As described further herein, some of the compounds of the present invention can include R1, R2, R3, R4, R5 and/or R6 as an attachment component. In some embodiments, the attachment component can include a phenyl group, cholesterol, or a lipid, such as a saturated or unsaturated C10-C24 alkyl group or a substituted saturated or unsaturated C10-C24 alkyl group. In certain exemplary embodiments, the attachment component can be selected to facilitate association of the attachment component with a lipid bilayer. For example, the length, sites and geometries of double bonds and/or substitutions of the alkyl groups can be selected to provide a desired level of incorporation with the lipid bilayer to allow modification of the surface properties of a liposome by display of other components, such as, e.g., targeting agents and/or stealth agents.

In some embodiments, the phosphonate conjugates can be directly attached to a nanoparticle by way of a linking group, L1, L2, L3, L4, L5 and/or L6. In these embodiments, R1, R3, R4, and/or R6 can be a nanoparticle. In other embodiments, R1 is an attachment component, and the attachment component is a phospholipid. In some of the embodiments where R1 is a phospholipid, the phospholipid has the formula:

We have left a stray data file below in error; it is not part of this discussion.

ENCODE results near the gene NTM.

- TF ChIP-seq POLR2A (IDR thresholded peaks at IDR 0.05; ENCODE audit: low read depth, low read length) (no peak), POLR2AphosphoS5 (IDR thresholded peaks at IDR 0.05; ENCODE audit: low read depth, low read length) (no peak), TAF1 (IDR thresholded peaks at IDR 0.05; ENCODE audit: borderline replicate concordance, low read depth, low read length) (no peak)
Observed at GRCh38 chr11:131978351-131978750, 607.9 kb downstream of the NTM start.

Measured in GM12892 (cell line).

wherein each of R7 and R8 is independently selected from a saturated or unsaturated C10-24 alkyl or alkanoyl group and a substituted saturated or unsaturated C10-24 alkyl or alkanoyl group. In certain embodiments, each of R7 and R8 is independently selected from saturated or unsaturated C10-18 alkyl or alkanoyl group and a substituted saturated or unsaturated C10-18 alkyl or alkanoyl group. Suitable alkanoyl groups include, but are not limited to, decanoyl, undecanoyl, lauroyl, tridecanoyl, myristoyl, pentadecanoyl, palmitoyl, heptadecanoyl, stearoyl, nonadecanoyl, arachidoyl, and the like. Other phospholipids generally known in the art and described herein can also be used.

In some embodiments, the phosphonate conjugates can be prepared to modify the surface characteristics (e.g., hydrophilic or hydrophobic characteristics) of a nanoparticle. For example, positively and negatively charged groups can be included in the conjugates and further incorporated with a nanoparticle. In certain embodiments, acidic groups can be included in the conjugate to incorporate a negative charge on the surface of a liposome. As provided herein, the conjugates of the present invention can include a [L2-R2]n group that can be used to modify the surface characteristics. n can be an integer of 0, 1 or 2. In some embodiments, L2 can be a bond or a linking group. R2 can include, but is not limited to, a stealth agent, C1-C10 alkyl, a carboxylic acid or ester, a phosphonic acid or ester, a sulfonic acid or ester, or a hydroxy.